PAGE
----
Making Sense of Early Season NBA Stats
We are less than two weeks into the season and some trends are already starting to emerge. For instance, scoring is way up this season. Last year's games had an average 212.67 points per game. This year? 224.65. That’s around a 5.5% increase just for starters. I suspect we see it normalize some over the course of the season, but there’s no doubt teams are playing faster paces across the board just for starters.
Early in the season, especially from a DFS perspective, it can be instructive to look at some players who are over or underperforming certain numbers from the season before to see if we can make any meaningful conclusions about whether the numbers are sustainable.
I looked at some key stats from last season (on a per minute basis to remove some weirdness around game scripts, foul trouble, etc) to find out who we might be buying high or low on this early.
Scoring Per Minute Drop-off
2018 Points Per Minute - .76
2019 Points Per Minute - .49
After an excellent 2018 campaign, his first as a Celtic, Kyrie’s season was cut short due to injury. This sseason, he’s struggled to find the scoring touch early on. It stood to reason we’d see at least some decrease in usage from Kyrie considering the Celtics came into the season at full strength (Hayward back, etc) and with some of their role players gaining increased confidence because of a strong playoff run on the back of the young guys. So projecting Irving’s scoring a bit lower for this year seemed reasonable. But he’s also really struggling from three, shooting 21% on six attempts per game. The usage is mostly there, averaging 16.4 shots per game (18 shots per game last year) but the overall FG% is down as well (40%, 46% career). I think we see Kyrie tick back up the scoring as the season moves on and while others might be bearish on him because of the early season struggles, I think we are generally buying low on his scoring upside.
2018 Points Per Minute - .52
2019 Points Per Minute - .32
The Pelicans have scored roughly a bajillion points to start the season but it hasn’t been because Jrue’s been dropping buckets. For all of their scoring prowess, they haven’t needed Holiday one bit. His shot attempts per minute are down, which could be a season-long trend because of the additions of Elfrid Payton and a full season of Nikola Mirotic, but Holiday is also been running ice cold from the field. He’s yet to hit a three-pointer (0-11 going into Friday night’s game) and is shooting only 32% from the field. This will turn itself around, and if anything, the offensive firepower of the Pelicans should only serve to get him better looks as defenses can no longer just hone in on he and AD. Holiday also falls into another category on this list: Biggest upticks in Assists per minute (.16 to .26). For what he’s not hitting in shots, his teammates are and he’s providing some of the runway. I suspect we see those numbers normalize a little as well. All in all, I’m not worried in the slightest about Holiday’s numbers going forward.
Scoring Per Minute Upticks
2018 Points Per Minute - .62
2019 Points Per Minute - .91
Wowsers. Lavine only played in 24 games last season, so maybe we have some sample size issues around his per minute stats. And for all intents and purposes he’s playing with a completely different team this season compared to last (Only Justin Holiday returns to the starting lineup, the rest of the cast is all new). But Lavine is seeing a major increase in per minute scoring. The reason isn’t shot volume, he’s averaging roughly to same per minute shot attempts. Instead, he’s shooting much better from the field, (57%, 44% career average) AND he’s getting to the line more. Last year he averaged .16 FT attempts and is now up to .25. If he’s taking more advantage of the NBA’s freedom of movement rules, combined with the ball being in his hands more (the Bulls are very short on reliable ball handlers at this point) then we should still see Lavine attacking the rim. While I don’t think the shooting efficiency as sustainable, the trips to the stripe might be.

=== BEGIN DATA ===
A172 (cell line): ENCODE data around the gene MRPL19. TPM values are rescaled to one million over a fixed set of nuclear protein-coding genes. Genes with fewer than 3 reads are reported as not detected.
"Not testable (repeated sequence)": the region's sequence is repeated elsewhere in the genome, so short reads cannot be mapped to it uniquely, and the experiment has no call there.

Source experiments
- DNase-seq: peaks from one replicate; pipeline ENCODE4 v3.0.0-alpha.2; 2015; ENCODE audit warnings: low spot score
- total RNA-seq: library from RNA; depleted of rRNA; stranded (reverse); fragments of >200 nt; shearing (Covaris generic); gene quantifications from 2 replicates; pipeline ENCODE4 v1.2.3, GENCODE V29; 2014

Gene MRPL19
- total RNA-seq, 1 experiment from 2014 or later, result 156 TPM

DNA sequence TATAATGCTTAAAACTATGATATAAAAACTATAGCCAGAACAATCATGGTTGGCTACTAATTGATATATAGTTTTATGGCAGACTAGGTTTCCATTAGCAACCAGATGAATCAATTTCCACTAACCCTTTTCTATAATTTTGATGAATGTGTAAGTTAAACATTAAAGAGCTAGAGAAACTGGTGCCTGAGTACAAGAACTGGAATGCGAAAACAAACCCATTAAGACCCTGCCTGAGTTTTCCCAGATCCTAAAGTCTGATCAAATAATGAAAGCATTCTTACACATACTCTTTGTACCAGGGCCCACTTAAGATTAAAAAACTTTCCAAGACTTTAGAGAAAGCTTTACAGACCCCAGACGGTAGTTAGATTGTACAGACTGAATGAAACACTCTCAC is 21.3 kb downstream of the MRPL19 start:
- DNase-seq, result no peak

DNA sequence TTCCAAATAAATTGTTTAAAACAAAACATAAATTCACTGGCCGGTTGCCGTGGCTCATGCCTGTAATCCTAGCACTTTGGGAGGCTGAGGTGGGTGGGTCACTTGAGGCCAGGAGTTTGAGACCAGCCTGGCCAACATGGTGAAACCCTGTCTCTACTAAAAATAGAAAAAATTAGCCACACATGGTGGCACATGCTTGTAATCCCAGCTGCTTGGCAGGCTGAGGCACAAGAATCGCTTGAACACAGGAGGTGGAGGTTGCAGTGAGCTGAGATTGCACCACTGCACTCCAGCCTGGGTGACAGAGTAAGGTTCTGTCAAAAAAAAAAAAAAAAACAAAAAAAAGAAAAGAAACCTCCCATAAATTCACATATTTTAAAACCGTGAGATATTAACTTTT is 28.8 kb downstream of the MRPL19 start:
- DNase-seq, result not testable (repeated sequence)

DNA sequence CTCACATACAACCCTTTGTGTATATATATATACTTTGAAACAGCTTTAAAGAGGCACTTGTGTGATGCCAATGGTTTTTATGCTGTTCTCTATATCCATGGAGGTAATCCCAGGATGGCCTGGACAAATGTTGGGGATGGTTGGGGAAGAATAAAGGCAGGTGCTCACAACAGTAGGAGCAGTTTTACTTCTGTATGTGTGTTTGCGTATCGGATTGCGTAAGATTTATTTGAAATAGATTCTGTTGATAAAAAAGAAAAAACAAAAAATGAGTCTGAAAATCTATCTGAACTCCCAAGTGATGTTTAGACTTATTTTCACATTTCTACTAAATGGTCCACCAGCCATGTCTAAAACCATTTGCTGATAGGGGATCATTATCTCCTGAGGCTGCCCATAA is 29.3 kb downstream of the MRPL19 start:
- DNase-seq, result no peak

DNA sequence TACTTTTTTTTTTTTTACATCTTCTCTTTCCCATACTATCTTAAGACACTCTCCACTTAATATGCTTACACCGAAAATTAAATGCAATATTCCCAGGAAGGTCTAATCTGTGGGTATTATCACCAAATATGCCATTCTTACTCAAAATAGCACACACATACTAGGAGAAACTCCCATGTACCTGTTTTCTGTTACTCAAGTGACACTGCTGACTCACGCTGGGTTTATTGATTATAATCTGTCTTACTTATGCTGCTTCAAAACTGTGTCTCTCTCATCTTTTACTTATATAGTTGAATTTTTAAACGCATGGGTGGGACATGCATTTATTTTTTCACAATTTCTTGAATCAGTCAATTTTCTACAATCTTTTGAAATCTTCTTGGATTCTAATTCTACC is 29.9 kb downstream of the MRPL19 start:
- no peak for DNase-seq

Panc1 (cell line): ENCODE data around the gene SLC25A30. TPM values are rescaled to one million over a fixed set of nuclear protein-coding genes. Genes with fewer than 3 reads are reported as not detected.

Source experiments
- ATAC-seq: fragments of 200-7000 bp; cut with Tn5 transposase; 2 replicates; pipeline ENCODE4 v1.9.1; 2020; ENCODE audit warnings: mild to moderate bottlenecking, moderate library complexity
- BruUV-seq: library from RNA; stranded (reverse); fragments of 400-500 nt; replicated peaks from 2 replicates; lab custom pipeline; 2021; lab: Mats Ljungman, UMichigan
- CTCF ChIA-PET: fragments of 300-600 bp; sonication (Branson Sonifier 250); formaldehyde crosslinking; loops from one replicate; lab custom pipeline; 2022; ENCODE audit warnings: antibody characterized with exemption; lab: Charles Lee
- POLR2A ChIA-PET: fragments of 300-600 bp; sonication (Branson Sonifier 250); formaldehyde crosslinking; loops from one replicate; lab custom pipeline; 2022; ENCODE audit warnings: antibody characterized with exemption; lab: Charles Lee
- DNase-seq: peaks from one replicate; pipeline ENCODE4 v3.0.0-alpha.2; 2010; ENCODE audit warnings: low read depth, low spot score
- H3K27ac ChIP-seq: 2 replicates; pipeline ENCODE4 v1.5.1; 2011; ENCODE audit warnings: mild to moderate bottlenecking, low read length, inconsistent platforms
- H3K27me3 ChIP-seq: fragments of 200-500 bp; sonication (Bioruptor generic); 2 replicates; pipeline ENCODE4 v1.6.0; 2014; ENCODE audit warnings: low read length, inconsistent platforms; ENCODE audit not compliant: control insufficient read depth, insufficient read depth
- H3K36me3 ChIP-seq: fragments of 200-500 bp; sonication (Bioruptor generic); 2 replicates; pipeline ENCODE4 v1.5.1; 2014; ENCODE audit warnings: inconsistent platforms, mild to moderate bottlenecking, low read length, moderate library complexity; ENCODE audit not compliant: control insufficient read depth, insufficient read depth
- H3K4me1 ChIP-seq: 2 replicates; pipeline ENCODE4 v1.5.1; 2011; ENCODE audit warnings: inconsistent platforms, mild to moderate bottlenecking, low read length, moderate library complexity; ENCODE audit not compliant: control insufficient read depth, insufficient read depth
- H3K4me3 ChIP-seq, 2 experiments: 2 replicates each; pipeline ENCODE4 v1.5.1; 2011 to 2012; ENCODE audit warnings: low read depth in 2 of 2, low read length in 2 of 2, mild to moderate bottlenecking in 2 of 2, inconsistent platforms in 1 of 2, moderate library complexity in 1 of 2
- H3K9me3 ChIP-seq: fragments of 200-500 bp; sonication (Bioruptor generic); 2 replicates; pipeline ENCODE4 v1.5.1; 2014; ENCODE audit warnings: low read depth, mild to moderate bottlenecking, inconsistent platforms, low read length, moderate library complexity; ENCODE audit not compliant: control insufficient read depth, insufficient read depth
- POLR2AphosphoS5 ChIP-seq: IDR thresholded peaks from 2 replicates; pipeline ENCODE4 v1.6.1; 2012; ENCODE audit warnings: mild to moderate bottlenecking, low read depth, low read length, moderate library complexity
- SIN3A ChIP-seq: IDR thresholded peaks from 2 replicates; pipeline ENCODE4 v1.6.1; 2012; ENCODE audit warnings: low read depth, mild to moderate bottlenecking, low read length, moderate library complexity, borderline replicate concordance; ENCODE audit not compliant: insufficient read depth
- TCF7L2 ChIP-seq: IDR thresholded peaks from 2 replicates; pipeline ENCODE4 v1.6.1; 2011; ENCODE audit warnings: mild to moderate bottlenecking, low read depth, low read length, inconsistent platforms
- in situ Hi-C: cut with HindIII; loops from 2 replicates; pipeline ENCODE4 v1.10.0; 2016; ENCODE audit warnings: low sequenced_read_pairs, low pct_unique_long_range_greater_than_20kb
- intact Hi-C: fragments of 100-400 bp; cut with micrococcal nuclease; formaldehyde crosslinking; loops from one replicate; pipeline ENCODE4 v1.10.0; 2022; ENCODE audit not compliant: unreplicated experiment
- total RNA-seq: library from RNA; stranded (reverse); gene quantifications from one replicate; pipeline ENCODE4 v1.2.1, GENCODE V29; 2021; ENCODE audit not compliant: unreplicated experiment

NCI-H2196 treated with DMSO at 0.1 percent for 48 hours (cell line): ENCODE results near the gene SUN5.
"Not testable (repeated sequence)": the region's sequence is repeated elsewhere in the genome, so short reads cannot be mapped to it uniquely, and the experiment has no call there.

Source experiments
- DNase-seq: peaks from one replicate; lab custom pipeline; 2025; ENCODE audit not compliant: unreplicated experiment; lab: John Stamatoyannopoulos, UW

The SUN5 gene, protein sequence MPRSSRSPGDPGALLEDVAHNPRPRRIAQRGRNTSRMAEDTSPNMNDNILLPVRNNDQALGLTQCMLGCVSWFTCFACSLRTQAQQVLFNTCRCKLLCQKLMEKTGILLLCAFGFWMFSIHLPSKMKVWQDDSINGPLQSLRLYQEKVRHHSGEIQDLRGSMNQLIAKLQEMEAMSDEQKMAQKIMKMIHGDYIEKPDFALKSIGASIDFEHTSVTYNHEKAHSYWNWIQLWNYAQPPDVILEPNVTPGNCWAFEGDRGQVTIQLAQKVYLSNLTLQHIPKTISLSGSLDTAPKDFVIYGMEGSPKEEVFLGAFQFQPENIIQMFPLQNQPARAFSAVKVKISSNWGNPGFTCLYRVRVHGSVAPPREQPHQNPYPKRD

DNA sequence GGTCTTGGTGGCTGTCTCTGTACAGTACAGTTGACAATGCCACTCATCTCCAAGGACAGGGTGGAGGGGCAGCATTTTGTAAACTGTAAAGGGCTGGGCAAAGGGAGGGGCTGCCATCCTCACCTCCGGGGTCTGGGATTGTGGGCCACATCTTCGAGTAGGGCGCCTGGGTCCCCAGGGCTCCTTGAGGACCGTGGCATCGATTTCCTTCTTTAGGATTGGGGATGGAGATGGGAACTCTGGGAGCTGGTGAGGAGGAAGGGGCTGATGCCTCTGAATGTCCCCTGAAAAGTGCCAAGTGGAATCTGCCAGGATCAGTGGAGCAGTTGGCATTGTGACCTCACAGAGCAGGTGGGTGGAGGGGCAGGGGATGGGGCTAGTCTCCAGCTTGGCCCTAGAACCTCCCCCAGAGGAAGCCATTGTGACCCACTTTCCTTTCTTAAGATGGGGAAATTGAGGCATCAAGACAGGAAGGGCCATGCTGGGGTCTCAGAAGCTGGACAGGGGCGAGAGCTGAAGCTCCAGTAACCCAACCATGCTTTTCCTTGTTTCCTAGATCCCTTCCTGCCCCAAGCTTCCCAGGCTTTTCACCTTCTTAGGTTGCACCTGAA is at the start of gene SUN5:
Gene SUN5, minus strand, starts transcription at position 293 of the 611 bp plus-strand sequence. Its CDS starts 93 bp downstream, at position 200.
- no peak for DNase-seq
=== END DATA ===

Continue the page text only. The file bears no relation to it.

2018 Points Per Minute - .57
2019 Points Per Minute - .92
This one is pretty simple: The dude’s been white-hot from the field and from three. His per minute three-point attempts are basically the same, but he’s hit 48% of them (42% last year). There’s also been an increase in shot attempts per minute for Nikola padding the scoring as well. I don’t think it’s reasonable to expect him to continue taking close to 20 shots per game on only 30 minutes and it’s safe to say the shooting efficiency will regress some over time. Maybe the quality of looks are better because he’s finally playing with a real team (withsuperstar-levell talent), but that doesn’t fully explain the gap.
The Pistons’ Two-Man team
2018 Points Per Minute - .63
2019 Points Per Minute - .91
2018 Shot Attempts Per Minute - .34
2019 Shot Attempts Per Minute - .56
If there was any doubt the Pistons were just a two-man team (and that’s about it) this early season is putting it to rest. These two, combined are taking 42% of the team’s combined shots, easily the most of the league between just two players. It makes sense the Pistons would hitch their wagon to these stars. They have no wing play to speak of and even the point guard talent is compromised. Reggie Jackson will never be the answer and Ish Smith is a probing point guard who finds himself in the lane without a prayer too often.
The good news is these numbers are likely to sustain for the two big guys. Neither seems demurred by the thought of playing with the other and they’ve even begun to establish something of a two-man game in the high post because Blake can take the right defender off the dribble. I think we continue to see big time usage out of both
- Blake Griffin: (AP Photo/Duane Burleson)